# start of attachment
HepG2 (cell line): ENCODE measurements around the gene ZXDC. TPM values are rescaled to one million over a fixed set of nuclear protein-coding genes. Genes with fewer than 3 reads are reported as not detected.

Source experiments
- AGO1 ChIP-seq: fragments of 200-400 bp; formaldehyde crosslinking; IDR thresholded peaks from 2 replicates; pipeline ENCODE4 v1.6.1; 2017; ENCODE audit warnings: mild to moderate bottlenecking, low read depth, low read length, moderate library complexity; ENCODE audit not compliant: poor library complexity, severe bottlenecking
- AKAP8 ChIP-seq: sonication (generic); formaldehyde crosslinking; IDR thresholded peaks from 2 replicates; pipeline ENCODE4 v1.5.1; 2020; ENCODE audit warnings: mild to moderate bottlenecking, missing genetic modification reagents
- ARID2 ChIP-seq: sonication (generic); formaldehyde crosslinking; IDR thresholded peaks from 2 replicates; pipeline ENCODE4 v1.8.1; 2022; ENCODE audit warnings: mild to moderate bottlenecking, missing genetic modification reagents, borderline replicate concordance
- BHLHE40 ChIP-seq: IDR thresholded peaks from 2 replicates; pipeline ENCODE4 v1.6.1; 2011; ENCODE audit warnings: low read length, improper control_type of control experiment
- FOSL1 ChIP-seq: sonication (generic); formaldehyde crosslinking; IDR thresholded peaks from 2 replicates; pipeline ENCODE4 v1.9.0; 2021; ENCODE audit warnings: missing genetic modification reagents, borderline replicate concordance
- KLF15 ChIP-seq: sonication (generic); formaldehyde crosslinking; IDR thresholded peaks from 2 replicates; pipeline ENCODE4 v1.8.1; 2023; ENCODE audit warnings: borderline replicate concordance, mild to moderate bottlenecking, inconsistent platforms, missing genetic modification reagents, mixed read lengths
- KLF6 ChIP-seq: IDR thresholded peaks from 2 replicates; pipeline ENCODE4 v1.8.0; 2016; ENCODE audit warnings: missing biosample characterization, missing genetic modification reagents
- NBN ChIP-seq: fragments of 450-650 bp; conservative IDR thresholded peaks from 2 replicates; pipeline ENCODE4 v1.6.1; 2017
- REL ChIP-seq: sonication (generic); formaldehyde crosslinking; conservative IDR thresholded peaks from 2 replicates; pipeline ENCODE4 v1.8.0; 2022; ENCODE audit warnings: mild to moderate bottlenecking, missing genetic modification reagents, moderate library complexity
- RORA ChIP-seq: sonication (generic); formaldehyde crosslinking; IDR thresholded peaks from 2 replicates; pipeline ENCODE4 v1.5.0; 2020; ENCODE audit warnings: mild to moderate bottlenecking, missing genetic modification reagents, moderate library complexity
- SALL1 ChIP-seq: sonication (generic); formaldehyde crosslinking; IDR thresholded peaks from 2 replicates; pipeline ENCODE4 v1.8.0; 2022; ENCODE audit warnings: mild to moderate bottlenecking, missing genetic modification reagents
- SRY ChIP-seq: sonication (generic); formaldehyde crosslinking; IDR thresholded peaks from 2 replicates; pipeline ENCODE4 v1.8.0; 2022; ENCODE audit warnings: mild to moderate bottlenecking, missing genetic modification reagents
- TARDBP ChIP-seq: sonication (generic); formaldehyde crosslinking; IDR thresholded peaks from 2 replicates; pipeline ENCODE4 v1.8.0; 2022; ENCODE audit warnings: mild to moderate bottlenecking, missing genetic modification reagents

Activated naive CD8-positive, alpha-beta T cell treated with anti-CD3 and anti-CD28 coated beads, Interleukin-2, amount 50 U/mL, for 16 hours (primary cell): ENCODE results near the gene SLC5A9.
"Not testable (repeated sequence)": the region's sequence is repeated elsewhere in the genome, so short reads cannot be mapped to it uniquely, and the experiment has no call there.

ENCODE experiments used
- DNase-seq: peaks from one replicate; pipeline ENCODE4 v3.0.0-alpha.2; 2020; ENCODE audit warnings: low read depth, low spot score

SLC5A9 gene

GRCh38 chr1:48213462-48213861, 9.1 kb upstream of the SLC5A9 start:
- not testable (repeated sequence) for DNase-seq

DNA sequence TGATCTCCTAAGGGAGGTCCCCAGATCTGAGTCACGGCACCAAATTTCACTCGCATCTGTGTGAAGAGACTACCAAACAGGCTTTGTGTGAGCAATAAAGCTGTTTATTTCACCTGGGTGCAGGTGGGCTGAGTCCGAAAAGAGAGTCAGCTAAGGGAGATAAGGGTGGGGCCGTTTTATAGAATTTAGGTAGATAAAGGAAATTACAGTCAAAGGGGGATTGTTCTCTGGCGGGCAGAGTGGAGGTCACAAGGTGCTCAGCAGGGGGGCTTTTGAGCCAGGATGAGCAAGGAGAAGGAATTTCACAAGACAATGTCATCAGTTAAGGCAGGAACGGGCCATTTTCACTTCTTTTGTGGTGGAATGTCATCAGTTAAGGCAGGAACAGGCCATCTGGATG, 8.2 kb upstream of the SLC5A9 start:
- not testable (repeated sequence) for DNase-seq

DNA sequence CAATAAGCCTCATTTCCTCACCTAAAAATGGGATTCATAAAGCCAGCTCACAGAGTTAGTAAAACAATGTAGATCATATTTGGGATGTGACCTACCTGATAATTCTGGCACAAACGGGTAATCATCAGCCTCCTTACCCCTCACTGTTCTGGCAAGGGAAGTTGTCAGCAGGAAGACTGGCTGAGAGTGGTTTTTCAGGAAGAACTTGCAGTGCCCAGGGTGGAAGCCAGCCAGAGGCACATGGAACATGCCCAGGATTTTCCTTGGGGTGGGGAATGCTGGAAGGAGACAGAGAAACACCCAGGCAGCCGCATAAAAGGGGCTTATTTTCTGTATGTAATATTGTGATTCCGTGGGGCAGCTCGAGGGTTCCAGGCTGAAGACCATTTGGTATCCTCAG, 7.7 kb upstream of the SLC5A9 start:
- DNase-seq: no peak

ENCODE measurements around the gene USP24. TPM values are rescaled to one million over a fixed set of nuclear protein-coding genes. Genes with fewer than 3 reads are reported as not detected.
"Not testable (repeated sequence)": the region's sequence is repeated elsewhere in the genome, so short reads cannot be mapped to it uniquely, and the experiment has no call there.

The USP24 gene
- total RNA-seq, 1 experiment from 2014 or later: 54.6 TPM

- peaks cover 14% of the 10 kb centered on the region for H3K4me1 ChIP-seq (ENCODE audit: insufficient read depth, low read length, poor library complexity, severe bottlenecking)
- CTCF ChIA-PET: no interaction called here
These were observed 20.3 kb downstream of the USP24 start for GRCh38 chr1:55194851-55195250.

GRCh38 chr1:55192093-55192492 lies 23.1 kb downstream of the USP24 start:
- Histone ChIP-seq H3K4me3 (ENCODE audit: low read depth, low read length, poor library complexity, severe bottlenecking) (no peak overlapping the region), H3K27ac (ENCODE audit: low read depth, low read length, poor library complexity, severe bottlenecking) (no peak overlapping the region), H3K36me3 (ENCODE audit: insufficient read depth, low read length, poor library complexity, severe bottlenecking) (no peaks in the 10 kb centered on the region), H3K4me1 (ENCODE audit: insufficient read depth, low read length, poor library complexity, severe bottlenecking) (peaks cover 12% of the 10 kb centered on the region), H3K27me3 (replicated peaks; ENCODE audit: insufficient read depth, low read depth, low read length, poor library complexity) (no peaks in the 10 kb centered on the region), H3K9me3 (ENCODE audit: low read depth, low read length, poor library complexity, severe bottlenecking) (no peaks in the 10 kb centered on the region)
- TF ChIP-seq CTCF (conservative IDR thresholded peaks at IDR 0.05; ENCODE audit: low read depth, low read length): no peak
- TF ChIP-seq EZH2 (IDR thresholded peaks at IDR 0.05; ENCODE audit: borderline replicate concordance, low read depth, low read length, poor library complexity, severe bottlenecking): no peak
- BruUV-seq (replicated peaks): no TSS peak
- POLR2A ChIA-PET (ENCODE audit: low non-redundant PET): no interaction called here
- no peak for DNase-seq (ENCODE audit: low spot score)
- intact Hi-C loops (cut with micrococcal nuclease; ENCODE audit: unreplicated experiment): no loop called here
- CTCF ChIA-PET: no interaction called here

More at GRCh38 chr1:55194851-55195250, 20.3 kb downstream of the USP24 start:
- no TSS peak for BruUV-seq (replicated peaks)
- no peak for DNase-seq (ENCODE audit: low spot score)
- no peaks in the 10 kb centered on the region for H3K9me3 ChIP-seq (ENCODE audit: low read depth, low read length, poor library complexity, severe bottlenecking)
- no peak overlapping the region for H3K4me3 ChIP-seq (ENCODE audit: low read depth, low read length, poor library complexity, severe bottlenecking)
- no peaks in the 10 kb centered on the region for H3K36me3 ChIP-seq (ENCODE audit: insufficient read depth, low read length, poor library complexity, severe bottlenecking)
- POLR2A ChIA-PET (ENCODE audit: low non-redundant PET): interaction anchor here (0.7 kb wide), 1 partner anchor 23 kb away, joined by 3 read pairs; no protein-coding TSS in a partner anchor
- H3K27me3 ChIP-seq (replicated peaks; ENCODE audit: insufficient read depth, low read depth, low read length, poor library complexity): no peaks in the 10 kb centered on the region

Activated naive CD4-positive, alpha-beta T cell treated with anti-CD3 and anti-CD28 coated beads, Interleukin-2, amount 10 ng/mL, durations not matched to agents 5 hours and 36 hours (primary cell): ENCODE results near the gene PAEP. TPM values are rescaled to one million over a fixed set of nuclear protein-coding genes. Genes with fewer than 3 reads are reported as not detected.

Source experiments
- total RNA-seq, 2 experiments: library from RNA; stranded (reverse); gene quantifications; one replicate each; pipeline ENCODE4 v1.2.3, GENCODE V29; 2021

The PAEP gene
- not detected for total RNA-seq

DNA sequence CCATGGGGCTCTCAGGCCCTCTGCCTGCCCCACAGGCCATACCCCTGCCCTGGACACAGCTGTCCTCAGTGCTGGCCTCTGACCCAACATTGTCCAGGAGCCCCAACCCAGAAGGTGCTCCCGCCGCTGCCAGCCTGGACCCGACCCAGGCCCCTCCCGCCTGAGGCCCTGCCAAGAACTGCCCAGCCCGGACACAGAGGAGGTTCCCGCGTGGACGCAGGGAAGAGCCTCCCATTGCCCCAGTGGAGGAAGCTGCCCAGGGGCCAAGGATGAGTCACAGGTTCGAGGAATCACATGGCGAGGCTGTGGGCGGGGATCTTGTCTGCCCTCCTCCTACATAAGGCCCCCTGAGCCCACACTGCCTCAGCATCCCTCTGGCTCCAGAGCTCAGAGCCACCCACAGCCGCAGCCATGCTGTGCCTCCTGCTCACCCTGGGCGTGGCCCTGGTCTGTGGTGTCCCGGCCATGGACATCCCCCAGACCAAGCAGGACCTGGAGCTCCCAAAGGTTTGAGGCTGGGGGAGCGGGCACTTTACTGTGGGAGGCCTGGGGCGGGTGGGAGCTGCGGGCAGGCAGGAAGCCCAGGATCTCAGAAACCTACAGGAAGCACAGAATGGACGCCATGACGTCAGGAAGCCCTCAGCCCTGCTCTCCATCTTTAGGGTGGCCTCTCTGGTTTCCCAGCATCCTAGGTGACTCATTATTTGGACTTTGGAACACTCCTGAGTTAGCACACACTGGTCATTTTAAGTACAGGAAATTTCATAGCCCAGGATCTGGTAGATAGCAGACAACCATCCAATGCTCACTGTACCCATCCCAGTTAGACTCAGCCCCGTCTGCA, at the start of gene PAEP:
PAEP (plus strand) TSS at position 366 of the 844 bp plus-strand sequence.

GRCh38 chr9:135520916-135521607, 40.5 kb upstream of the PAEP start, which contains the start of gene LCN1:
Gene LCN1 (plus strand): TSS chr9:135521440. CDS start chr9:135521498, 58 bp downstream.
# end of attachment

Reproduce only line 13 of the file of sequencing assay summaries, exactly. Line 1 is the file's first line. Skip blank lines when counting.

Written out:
- SALL1 ChIP-seq: sonication (generic); formaldehyde crosslinking; IDR thresholded peaks from 2 replicates; pipeline ENCODE4 v1.8.0; 2022; ENCODE audit warnings: mild to moderate bottlenecking, missing genetic modification reagents